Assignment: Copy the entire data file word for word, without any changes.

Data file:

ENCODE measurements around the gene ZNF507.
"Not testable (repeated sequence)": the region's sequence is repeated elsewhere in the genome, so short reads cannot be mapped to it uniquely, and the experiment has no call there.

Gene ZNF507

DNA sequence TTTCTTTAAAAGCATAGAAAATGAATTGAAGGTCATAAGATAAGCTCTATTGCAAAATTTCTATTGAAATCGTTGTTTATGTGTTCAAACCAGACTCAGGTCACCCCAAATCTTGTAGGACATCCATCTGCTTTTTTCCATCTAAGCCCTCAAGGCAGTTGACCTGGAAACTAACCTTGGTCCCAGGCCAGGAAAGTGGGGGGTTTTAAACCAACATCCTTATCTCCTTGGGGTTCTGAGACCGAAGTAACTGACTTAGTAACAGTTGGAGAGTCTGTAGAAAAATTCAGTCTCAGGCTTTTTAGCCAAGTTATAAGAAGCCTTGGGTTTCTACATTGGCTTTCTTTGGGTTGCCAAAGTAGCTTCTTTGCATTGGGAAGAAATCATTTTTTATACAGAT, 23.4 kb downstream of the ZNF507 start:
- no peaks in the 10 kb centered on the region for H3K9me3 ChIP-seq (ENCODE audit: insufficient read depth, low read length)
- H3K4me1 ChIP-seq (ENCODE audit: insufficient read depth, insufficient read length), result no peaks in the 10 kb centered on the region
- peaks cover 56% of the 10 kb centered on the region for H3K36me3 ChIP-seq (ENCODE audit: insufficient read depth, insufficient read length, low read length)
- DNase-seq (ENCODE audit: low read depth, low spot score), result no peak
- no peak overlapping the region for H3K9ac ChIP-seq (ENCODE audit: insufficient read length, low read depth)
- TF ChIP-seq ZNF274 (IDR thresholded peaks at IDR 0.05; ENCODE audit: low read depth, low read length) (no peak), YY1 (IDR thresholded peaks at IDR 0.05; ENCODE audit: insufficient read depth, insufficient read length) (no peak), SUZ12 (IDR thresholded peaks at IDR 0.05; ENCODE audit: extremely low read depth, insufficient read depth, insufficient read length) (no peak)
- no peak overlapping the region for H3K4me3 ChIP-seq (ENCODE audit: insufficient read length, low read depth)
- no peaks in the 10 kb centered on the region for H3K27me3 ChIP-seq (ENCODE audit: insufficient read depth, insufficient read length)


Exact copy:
ENCODE measurements around the gene ZNF507.
"Not testable (repeated sequence)": the region's sequence is repeated elsewhere in the genome, so short reads cannot be mapped to it uniquely, and the experiment has no call there.

Gene ZNF507

DNA sequence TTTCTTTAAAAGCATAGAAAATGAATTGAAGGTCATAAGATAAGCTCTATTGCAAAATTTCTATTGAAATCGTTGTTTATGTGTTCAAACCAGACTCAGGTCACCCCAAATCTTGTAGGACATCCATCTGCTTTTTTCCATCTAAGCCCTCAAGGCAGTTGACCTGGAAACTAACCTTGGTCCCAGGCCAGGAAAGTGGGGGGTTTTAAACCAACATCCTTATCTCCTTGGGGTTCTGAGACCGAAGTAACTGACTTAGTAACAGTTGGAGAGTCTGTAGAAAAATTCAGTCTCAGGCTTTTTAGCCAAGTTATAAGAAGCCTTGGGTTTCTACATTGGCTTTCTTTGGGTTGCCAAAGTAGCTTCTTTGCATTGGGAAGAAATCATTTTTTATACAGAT, 23.4 kb downstream of the ZNF507 start:
- no peaks in the 10 kb centered on the region for H3K9me3 ChIP-seq (ENCODE audit: insufficient read depth, low read length)
- H3K4me1 ChIP-seq (ENCODE audit: insufficient read depth, insufficient read length), result no peaks in the 10 kb centered on the region
- peaks cover 56% of the 10 kb centered on the region for H3K36me3 ChIP-seq (ENCODE audit: insufficient read depth, insufficient read length, low read length)
- DNase-seq (ENCODE audit: low read depth, low spot score), result no peak
- no peak overlapping the region for H3K9ac ChIP-seq (ENCODE audit: insufficient read length, low read depth)
- TF ChIP-seq ZNF274 (IDR thresholded peaks at IDR 0.05; ENCODE audit: low read depth, low read length) (no peak), YY1 (IDR thresholded peaks at IDR 0.05; ENCODE audit: insufficient read depth, insufficient read length) (no peak), SUZ12 (IDR thresholded peaks at IDR 0.05; ENCODE audit: extremely low read depth, insufficient read depth, insufficient read length) (no peak)
- no peak overlapping the region for H3K4me3 ChIP-seq (ENCODE audit: insufficient read length, low read depth)
- no peaks in the 10 kb centered on the region for H3K27me3 ChIP-seq (ENCODE audit: insufficient read depth, insufficient read length)